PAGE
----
For my post for BUKU 2018, I’ll be following the same format as my Okeechobee 2018 post. Like Okeechobee, I did media for this festival through Noiseporn and wrote an official review on it. My official review can be read below or viewed on Noiseporn’s website here.
The 7th annual BUKU Music + Art Project was pure madness, in the greatest way possible. Thousands of festival goers gathered at Mardi Gras World in New Orleans, Louisiana for a weekend full of music performances, live artists, roaming performers, and late night debauchery.
BUKU started Friday early afternoon and although it was only a 2-day festival, it managed to contain an extremely stacked and incredibly diverse lineup. Whether you were there for EDM, hip-hop/rap, rock, or all three, BUKU had it all.
Friday started off with some heavy bass in the Float Den with performances by Spag Heddy, Boogie T, Ganja White Night, and Snails. While Friday’s Float Den lineup was awesome, the area was definitely not big enough to accommodate the crowd. Even though BUKU expanded the festival grounds this year, they were not able to expand the Float Den since it’s a permanent building at Mardi Gras World. However, the crowd was 100% worth it to see Boogie T straight up shred his guitar while going b2b with Ganja White Night.
The night then continued with amazing performances in the Ballroom by Falling in Reverse and A Day to Remember. Although BUKU attracts mostly EDM fans, the Ballroom was packed because, let’s be honest here, most fans of EDM were once Emo music fans. Then it was back to the Float Den for the US festival debut of Virtual Self, Porter Robinson’s new side project, which was great, but did experience some technical difficulties halfway through.
The second day of BUKU began with my favorite part of the entire festival: the Borgore x Soundboks Renegade Parade. The parade started at the Downtown Marriot and walked almost a full mile down Convention Center Blvd straight to the BUKU gates. The parade was renegade in every sense of the word; it was led by a few drummers and followed by Borgore performing on a small float and about 100 festival goers dancing and pregaming their way along. In fact, when the parade reached the BUKU gates a police officer told Borgore to cut off the music because “there’s a festival going on right here,” to which Borgore replied “we are the festival.”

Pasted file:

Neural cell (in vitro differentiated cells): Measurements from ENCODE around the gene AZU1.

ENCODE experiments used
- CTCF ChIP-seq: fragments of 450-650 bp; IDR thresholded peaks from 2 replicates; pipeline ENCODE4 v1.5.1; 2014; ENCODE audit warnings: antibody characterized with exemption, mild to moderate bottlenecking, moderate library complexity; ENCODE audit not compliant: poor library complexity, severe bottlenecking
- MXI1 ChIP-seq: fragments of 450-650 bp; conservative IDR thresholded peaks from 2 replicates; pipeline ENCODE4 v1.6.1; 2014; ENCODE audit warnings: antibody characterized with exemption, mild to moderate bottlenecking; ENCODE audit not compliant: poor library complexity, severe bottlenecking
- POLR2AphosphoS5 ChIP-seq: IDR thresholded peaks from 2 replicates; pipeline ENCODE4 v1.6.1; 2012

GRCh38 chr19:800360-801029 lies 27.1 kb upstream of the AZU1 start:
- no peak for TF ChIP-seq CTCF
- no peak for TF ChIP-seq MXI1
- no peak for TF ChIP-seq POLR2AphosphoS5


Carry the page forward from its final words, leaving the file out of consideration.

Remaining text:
Even though the parade party was cut short, it was still the perfect start to an amazing second day of BUKU, which was full of action-packed moments and impressive music performances. The three that stood out to me the most were Illenium, who debuted his first live show with full Awake tour production at a festival ever, Bassnectar, who threw down another incredible set following Okeechobee, and Rezz, who closed out the entire festival by burning down the Float Den.
With the 7th annual BUKU Music + Art Project, BUKU once again strengthened its presence as a wild, eclectic, and urban oasis of music and art in the heart of New Orleans. Although BUKU had to deal with a few hiccups that were in no way their fault, such as Lil Uzi Vert canceling last minute for no reason at all, BUKU handled these setbacks admirably and ensured that the festival still ran as smoothly as possible. For that reason, BUKU still remains one of my favorite festivals and I will definitely be attending again in 2019.